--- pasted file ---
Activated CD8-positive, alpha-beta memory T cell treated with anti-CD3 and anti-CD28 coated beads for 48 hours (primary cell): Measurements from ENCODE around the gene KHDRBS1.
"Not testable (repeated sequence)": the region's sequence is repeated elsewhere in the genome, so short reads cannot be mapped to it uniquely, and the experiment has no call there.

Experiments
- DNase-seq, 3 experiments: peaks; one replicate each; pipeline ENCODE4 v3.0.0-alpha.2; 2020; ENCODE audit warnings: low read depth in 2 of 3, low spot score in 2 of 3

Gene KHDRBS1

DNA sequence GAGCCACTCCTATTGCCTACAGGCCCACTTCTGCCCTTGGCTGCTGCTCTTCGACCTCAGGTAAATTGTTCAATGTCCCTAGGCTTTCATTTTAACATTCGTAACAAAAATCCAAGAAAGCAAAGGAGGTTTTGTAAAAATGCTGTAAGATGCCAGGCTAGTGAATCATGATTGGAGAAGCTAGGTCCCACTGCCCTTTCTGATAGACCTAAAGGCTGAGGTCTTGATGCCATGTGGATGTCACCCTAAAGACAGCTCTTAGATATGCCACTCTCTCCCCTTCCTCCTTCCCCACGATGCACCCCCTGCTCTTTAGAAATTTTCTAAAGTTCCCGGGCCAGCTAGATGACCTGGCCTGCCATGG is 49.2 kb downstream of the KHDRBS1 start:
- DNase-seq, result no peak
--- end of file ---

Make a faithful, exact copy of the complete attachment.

Activated CD8-positive, alpha-beta memory T cell treated with anti-CD3 and anti-CD28 coated beads for 48 hours (primary cell): Measurements from ENCODE around the gene KHDRBS1.
"Not testable (repeated sequence)": the region's sequence is repeated elsewhere in the genome, so short reads cannot be mapped to it uniquely, and the experiment has no call there.

Experiments
- DNase-seq, 3 experiments: peaks; one replicate each; pipeline ENCODE4 v3.0.0-alpha.2; 2020; ENCODE audit warnings: low read depth in 2 of 3, low spot score in 2 of 3

Gene KHDRBS1

DNA sequence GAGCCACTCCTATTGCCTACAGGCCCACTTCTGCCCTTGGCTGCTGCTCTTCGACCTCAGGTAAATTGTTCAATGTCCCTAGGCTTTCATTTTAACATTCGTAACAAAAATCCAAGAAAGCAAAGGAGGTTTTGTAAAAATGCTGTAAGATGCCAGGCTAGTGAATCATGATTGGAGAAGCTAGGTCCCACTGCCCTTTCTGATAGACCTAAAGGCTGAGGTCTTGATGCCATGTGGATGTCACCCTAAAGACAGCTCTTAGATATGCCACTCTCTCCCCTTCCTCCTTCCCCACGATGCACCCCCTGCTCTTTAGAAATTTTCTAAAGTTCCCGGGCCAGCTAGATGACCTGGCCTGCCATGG is 49.2 kb downstream of the KHDRBS1 start:
- DNase-seq, result no peak